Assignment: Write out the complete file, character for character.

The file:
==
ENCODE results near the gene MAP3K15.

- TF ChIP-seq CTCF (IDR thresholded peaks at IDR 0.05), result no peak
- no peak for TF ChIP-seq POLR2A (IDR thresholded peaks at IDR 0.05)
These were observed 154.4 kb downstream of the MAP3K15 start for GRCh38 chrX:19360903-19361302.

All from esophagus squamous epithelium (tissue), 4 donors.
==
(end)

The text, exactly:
ENCODE results near the gene MAP3K15.

- TF ChIP-seq CTCF (IDR thresholded peaks at IDR 0.05), result no peak
- no peak for TF ChIP-seq POLR2A (IDR thresholded peaks at IDR 0.05)
These were observed 154.4 kb downstream of the MAP3K15 start for GRCh38 chrX:19360903-19361302.

All from esophagus squamous epithelium (tissue), 4 donors.